Mountain Views News, Combined Edition Saturday, March 25, 2023

MVNews this week:  Page 5



Mountain Views-News Saturday, March 25, 2023 



Protect/Preserve Sierra Madre – Stop Housing Project 
(PPSM) has been working feverishly to undermine the city’s 
council’s approval of the Meadows project. Approval took 
place after two years of negotiations and almost 20 public 
meetings where we won $7 million in concessions from the 
developer, New Urban West.


What is PPSM’s main objective? In recent campaign material they have a picture of people 

carrying signs that say, “Stop the Housing,” “Stop the Development,” and “Save the Meadow.” Is 
that really their goal?


With measure HR they tried to rezone the Passionists’ property to the Hillside Residential zone. 
Contrary to “saving the meadow,” HR would have allowed at least sixty-four 6,500 sq ft Arcadia-
style mansions across the entire property with no public open space. HR was a lost cause from 
day one.


Now PPSM is forcing another vote on us with Measure M, at a cost of $400,000, where they want 
to overturn the Meadows project.


Will Measure M “save the meadow?” Nope. The developer has submitted two projects to the 
city. If Measure M loses, this alternate project will replace the 3-acre park with eight additional 
houses, including very-low-income housing, built under the State’s relaxed fast-tracking SB 330 
standards. This SB 330 project was only made possible by PPSM’s referendum. PPSM used Huntington 
Beach as an example of how cities can snub these state housing laws. Well, their case was 
just tossed out of court before it even started.


It is fair to ask what PPSM is trying to accomplish. Either they knew what they were doing with 
HR and wanted Arcadia-style mansions, and now since they lost that battle, they purposefully 
filed a referendum that would allow replacing the park with eight additional houses, or they are 
just incompetent and don’t know what they are doing. In either case, it is not good.


Why are these people working so hard to allow larger and more homes, decreasing public open 
space, while at the same time collecting money and signatures by telling people they will “save the 
meadow”? That is the sort of lie we expect from a greedy developer, not a supposed “protector”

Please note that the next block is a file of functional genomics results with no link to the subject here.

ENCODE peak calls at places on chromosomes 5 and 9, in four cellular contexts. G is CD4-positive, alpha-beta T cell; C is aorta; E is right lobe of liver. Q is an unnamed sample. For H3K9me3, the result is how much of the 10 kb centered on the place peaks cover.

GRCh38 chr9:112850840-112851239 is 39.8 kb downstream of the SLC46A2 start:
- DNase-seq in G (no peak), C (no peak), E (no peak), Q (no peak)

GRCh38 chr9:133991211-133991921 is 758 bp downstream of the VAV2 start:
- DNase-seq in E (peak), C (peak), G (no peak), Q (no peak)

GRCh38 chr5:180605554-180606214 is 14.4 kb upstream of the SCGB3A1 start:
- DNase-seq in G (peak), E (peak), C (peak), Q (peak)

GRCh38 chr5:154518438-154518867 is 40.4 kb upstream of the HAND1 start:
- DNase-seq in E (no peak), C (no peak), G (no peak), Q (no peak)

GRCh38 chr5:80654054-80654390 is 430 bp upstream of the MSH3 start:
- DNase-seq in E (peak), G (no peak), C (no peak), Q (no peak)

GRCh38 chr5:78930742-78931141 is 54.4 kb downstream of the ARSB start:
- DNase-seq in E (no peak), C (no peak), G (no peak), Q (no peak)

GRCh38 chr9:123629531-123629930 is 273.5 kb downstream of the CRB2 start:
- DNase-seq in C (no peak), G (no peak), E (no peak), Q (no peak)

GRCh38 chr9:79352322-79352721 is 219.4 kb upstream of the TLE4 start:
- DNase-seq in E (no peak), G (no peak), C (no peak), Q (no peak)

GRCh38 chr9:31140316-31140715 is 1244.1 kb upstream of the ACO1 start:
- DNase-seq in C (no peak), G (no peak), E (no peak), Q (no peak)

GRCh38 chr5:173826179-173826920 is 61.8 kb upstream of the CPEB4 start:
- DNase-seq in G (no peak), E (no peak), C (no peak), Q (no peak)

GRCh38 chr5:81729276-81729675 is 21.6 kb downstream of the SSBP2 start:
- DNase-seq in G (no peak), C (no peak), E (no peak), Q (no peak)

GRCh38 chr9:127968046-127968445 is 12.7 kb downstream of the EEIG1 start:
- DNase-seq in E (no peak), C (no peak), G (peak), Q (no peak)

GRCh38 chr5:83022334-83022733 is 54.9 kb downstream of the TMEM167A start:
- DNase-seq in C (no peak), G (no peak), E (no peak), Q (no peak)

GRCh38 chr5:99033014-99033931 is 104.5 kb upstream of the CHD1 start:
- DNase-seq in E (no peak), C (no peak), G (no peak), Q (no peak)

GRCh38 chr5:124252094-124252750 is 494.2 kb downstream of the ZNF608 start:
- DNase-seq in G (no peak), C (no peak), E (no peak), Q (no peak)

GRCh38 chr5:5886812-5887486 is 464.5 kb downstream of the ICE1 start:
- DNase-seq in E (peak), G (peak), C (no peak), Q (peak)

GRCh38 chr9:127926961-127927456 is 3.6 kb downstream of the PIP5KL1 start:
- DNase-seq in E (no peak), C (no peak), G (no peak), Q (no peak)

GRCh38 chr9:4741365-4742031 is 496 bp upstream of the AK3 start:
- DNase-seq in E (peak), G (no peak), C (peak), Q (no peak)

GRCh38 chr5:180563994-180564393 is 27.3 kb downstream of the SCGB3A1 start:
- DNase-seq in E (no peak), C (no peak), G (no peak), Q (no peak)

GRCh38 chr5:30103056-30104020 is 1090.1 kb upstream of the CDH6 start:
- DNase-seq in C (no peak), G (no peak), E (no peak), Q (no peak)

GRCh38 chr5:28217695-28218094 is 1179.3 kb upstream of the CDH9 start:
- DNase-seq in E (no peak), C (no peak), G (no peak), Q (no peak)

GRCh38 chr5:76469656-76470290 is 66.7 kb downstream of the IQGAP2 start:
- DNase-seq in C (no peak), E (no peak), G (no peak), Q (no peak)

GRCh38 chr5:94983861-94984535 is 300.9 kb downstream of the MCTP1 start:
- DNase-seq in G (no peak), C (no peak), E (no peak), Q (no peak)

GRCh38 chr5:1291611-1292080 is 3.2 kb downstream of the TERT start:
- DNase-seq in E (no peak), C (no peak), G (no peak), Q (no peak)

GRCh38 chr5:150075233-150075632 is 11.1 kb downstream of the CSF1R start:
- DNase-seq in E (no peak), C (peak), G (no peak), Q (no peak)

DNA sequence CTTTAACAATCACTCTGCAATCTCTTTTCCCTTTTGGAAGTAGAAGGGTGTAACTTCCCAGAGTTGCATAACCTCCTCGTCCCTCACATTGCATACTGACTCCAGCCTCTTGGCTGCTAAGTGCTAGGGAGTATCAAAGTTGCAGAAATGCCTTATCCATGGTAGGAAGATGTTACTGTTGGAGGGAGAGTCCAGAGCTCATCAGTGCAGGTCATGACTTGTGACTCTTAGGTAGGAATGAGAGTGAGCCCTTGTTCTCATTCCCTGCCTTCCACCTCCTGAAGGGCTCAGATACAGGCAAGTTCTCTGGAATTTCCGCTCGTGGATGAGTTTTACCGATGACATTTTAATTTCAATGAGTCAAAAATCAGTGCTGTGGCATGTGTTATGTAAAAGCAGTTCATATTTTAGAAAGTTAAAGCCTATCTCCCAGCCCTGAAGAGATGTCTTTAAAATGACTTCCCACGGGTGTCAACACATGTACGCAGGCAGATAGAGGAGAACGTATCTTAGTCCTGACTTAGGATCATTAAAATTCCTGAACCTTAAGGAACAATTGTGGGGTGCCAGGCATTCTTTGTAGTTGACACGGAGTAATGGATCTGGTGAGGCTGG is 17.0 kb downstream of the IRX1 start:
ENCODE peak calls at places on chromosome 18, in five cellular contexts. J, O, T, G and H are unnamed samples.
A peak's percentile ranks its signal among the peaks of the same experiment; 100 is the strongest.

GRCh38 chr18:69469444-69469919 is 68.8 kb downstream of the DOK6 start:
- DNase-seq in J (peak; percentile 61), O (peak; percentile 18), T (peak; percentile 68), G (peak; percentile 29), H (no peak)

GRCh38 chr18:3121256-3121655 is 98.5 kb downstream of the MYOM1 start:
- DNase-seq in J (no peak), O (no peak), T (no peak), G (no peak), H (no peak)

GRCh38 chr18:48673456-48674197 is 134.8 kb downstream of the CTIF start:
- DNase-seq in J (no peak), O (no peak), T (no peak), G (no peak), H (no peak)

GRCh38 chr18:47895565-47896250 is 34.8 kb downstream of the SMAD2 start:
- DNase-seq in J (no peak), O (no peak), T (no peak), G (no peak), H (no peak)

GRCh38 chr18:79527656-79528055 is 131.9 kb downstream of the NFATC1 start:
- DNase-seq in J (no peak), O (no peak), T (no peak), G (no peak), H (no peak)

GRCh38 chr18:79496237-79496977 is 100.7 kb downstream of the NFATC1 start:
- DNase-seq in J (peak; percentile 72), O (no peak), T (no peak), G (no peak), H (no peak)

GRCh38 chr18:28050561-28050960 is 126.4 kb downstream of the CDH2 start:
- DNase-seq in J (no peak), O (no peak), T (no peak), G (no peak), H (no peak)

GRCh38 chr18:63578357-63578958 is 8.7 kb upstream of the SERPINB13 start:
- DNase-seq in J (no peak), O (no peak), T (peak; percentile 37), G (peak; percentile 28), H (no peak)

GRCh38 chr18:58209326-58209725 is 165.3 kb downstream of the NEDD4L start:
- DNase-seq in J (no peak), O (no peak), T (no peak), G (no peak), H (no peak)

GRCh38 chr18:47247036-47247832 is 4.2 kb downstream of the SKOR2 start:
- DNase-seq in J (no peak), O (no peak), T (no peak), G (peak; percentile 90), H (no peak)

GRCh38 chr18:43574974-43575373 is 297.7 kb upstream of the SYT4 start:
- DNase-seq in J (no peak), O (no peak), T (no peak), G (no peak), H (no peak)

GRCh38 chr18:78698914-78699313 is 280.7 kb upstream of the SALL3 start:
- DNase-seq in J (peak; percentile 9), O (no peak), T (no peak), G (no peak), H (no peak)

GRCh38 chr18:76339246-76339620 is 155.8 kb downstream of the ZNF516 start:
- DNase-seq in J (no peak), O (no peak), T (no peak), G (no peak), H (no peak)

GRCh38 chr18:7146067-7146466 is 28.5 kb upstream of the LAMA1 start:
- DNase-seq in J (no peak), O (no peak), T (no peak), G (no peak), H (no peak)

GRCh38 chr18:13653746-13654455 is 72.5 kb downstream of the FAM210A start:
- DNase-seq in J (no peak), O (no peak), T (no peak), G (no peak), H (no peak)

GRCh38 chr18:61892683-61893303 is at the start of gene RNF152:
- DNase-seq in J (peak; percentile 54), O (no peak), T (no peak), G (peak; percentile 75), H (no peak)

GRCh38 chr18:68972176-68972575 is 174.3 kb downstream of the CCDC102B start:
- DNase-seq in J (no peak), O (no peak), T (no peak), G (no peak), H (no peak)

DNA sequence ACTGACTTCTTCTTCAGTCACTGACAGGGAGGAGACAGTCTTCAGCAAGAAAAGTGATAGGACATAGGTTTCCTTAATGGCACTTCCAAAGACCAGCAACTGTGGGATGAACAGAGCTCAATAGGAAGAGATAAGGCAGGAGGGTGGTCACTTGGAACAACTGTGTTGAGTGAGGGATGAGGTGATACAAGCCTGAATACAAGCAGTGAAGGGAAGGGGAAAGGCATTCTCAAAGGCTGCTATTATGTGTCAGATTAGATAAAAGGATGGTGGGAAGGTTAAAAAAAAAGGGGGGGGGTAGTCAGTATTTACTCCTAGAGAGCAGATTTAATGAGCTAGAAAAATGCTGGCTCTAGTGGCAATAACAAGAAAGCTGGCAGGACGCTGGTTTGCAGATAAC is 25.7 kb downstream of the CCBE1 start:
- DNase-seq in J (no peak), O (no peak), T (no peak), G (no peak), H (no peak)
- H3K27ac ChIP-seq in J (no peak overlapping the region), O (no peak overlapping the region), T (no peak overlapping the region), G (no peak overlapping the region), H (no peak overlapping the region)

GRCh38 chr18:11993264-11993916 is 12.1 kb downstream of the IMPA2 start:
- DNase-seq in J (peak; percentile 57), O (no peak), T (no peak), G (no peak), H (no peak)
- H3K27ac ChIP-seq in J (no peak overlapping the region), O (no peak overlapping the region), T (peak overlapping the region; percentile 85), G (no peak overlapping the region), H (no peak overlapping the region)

of Sierra Madre. Their true agenda may remain unknown, but it is evident that the majority of 
people are not being deceived by it.


We are intent on limiting the number of homes and holding the developer accountable to 

providing the $7 million in promised concessions, including the 3-acre park and $250,000 for 
public safety infrastructure.


VOTE YES ON M! Supported by our city’s leaders, Fire and Police Associations, and Sierra Madre 
Little League – Sierra Madre for Parks and Public Safety


It looks like for the next few weeks we’ll 
have side-by-side arguments on this 
page with opposing views on Measure 
M, whether to allow those 42 McMansions 
in Bailey Canyon, with a vote on 
May 9. But for a change, I’d like to note points we agree on – in particular, those 
expressed by former Mayor Rachelle Arizmendi in her article last week.

She decries those who “don’t seem to care about the financial burden to the 
City” by incurring the $400K cost of this special election. I and others urging a 
“No” vote agree, which is why we’re dismayed our City Council chose to do so.

I agree we’re “at a point where we only have 2 options”, one being a “Yes” to 
allow the 42 McMansions, the other a “No” on Measure M to stop that development. 
I agree that now “there’s no third option”. None of us know what may be 
brought up for consideration in the future and how it might be dealt with. But at 
this point there’s only one proposal on the table – for the 42 McMansions – and 
only two options, whether to allow that development or not.

Ms. Arizmendi notes the “property is privately owned”, an important point we 
can all agree on. But I disagree with her suggestion that it’s up to voters to 
determine “How many homes will be on the Meadows with what benefit to the